Monday Motivation: Miss May I

If you’re anything like me, you probably started the day by recognizing that the start of a new work week had indeed arrived and then immediately began shaking your fists at the sky in anger. Monday is rarely anyone’s favorite day, and from what I have seen firsthand it feels safe to say it’s the one day of the week some people outright hate. I guess to them the arrival of the work week symbolizes the end of their quote/unquote freedom, and as a result they head into the office/factory/restaurant/store with a negative outlook already on their mind. This leads to bad attitudes, which only makes the experience of being at work worse, and for some reason it also seems to make time slow to a crawl. We’re not about that life, and we hope this post can do the same you that the song contained within it did for us.

I’m being entirely honest with you when I say the last year of my life has not gone anything like I had planned. It’s hard to pinpoint when my life went off the rails and my descent into pessimism began, but if I had to pick a single event it would no doubt be the passing of my best friend, Justin, last November. He was just 25 at the time of his death, and though he had long battled the disease that ultimately took him from us, I had convinced myself he would somehow pull through. He had survived longer than any doctor predicted he would, and I guess I found a way to believe that would always be the case. I was wrong, and for the better part of year now I have struggled to come to terms with the fact he is no longer a phone call away.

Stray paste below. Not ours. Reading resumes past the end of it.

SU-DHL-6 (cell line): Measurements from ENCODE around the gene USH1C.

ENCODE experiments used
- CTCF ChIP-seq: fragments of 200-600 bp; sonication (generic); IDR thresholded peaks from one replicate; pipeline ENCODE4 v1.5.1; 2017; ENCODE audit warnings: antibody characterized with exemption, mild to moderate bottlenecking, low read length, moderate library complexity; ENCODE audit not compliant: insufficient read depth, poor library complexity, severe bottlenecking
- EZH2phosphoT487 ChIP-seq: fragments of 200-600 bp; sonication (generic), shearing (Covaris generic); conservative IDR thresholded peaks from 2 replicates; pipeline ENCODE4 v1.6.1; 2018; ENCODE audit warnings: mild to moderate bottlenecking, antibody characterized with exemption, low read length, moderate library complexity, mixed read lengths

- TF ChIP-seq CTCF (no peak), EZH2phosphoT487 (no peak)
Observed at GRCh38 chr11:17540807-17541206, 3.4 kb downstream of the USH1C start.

As a result of this loss, I’ve found it increasingly hard to put the some amount of passion and faith into my various projects, friends, and hobbies as I once did. Maybe I fear they too will die and leave me with an inescapable sense of loneliness, or maybe I’m simply not ready to put my trust into something I know will eventually fade away. Whatever the case, the weight of Justin’s passing has weighed me down in more ways than I can begin to explain, and it was only within the last few weeks that I realized it was because of his death that I felt this way. I knew there was an anger within in my soul. There was turmoil tearing at my heartstrings, and it had become such dominant force in my everyday life that it was beginning to impact the way I interacted with the world around me.

I was actually sitting at dinner with my parents for the first time since Christmas when the walls I built to hold my emotions in finally broke. We were waiting on pizza, talking about the people we knew and where life had taken them, when I realized it was the absence of Justin that had derailed my entire existence. Not having his constant presence in my life, albeit often thousands of miles from my geographical location, had lead me to almost completely close myself off from the outside world. I had lost my passion for music writing, education, film, and for basically anything else you would say I had even a fleeting interest in six months prior. My life revolved around sleep and/or whatever would give me an escape from the reality I faced without Justin. I was a hermit, for lack of a better word, and it was beginning to kill me.